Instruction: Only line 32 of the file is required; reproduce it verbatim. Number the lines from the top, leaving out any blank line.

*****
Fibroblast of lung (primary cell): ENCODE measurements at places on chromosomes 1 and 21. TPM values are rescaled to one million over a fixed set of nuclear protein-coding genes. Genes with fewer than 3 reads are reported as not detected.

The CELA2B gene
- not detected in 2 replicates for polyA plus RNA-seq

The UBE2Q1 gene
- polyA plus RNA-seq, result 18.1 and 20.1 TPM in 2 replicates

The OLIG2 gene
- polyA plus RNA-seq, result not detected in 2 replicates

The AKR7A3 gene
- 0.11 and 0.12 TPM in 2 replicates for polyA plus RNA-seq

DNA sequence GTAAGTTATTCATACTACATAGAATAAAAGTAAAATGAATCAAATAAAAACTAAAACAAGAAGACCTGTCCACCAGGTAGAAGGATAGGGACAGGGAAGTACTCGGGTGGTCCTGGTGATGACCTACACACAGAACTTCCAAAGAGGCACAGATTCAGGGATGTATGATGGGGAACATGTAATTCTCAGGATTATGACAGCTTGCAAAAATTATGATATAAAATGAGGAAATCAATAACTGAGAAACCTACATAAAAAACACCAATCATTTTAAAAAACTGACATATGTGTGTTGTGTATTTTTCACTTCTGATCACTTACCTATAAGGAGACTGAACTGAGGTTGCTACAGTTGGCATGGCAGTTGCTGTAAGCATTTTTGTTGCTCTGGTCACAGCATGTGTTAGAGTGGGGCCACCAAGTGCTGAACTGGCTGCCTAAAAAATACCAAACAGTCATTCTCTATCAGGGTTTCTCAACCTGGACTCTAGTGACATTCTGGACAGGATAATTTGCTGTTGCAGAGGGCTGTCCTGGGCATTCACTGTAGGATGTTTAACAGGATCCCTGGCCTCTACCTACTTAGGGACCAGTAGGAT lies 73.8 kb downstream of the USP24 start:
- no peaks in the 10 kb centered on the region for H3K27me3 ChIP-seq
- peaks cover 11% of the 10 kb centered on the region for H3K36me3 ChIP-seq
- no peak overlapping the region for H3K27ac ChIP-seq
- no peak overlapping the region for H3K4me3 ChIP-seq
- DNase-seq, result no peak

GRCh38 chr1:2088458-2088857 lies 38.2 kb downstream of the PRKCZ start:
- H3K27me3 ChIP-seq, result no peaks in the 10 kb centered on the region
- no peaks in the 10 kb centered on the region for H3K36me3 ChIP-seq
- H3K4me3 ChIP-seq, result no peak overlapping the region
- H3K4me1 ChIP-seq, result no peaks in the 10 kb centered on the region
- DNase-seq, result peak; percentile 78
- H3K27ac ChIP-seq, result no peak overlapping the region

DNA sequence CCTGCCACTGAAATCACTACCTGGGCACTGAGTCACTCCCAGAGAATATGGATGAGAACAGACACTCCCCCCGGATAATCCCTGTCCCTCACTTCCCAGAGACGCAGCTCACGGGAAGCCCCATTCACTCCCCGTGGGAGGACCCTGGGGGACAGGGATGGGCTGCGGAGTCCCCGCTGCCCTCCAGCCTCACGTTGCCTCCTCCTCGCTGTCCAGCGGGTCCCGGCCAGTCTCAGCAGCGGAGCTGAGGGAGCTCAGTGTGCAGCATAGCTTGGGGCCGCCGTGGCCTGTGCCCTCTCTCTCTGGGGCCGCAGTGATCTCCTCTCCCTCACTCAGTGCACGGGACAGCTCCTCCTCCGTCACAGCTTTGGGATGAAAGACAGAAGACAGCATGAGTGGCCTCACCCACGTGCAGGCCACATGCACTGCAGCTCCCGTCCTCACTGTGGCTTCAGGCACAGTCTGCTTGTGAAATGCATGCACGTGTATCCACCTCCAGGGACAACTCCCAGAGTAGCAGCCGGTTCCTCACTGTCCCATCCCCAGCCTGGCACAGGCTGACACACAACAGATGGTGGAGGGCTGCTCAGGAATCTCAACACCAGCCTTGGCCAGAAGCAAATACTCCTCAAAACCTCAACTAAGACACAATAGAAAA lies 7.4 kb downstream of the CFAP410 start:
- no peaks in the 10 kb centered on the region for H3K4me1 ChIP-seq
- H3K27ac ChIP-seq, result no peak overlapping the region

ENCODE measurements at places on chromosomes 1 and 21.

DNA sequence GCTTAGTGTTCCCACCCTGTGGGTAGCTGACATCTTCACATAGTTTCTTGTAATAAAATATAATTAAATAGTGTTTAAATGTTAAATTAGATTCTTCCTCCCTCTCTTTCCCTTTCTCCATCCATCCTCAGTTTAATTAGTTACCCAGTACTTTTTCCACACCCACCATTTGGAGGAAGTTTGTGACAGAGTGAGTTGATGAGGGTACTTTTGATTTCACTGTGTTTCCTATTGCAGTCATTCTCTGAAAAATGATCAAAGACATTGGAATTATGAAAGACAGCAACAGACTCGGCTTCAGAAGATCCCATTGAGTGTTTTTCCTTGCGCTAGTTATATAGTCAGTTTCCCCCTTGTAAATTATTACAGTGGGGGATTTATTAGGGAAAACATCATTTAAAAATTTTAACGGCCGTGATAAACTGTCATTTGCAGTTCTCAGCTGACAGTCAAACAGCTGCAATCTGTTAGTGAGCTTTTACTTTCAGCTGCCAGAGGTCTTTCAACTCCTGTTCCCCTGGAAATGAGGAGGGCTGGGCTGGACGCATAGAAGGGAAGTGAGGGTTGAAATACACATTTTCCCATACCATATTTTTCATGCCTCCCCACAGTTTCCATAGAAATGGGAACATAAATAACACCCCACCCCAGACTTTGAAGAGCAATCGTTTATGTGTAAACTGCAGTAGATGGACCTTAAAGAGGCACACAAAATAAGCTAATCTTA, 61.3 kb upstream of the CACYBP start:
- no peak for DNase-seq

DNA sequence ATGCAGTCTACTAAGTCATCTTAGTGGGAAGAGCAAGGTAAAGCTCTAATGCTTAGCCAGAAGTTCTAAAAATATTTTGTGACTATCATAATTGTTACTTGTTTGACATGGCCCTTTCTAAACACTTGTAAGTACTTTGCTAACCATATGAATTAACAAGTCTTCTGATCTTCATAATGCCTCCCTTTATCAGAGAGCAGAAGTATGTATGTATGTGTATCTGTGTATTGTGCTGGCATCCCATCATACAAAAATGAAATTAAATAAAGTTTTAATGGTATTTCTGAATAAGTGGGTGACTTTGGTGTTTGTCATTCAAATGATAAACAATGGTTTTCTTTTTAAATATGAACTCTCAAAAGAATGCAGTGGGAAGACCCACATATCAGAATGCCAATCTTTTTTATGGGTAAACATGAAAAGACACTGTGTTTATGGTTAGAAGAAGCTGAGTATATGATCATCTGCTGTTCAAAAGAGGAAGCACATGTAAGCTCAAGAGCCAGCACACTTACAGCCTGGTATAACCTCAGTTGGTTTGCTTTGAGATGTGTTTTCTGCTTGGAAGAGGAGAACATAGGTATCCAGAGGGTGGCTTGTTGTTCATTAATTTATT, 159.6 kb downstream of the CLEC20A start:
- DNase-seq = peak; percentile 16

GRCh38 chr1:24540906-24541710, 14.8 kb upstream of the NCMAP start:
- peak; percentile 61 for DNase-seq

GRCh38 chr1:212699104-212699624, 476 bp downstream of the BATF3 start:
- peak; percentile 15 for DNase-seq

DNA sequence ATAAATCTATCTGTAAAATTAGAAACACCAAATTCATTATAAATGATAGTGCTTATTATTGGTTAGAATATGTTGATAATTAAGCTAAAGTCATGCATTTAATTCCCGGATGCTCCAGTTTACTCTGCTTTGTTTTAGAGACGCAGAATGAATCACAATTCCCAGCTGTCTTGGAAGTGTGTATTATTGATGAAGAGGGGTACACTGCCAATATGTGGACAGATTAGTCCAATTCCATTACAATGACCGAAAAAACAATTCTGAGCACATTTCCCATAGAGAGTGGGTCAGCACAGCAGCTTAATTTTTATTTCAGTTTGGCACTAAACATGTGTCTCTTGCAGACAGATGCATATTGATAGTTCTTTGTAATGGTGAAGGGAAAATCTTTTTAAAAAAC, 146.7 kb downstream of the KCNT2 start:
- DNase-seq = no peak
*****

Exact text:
- peak; percentile 61 for DNase-seq